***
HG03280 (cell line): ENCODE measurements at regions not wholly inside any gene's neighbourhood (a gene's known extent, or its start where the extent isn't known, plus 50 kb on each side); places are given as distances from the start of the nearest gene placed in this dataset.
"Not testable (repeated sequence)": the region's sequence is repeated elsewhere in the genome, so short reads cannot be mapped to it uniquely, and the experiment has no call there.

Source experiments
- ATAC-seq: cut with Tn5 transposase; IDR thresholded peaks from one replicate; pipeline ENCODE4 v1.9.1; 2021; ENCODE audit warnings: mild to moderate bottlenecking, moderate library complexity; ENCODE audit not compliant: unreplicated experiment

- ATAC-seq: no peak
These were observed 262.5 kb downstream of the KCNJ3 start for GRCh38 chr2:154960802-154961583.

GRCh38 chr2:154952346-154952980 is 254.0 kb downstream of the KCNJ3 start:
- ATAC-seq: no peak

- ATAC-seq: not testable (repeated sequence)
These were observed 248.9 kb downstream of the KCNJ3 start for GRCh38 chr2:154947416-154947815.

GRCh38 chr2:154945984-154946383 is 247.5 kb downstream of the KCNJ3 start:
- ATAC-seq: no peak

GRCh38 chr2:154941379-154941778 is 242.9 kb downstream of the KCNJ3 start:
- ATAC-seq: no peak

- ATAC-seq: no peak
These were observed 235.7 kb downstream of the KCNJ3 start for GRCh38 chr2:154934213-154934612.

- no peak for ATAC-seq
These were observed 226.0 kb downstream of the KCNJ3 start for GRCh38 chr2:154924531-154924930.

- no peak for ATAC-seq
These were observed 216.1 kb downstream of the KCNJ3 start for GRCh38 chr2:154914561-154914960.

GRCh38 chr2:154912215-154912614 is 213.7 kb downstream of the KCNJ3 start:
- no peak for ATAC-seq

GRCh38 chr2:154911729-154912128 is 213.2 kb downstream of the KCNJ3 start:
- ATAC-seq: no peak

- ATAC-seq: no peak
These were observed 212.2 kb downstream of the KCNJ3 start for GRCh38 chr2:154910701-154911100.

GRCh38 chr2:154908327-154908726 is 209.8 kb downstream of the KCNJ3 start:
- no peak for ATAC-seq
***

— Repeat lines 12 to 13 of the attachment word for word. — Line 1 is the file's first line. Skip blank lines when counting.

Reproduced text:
- ATAC-seq: no peak

GRCh38 chr2:154941379-154941778 is 242.9 kb downstream of the KCNJ3 start: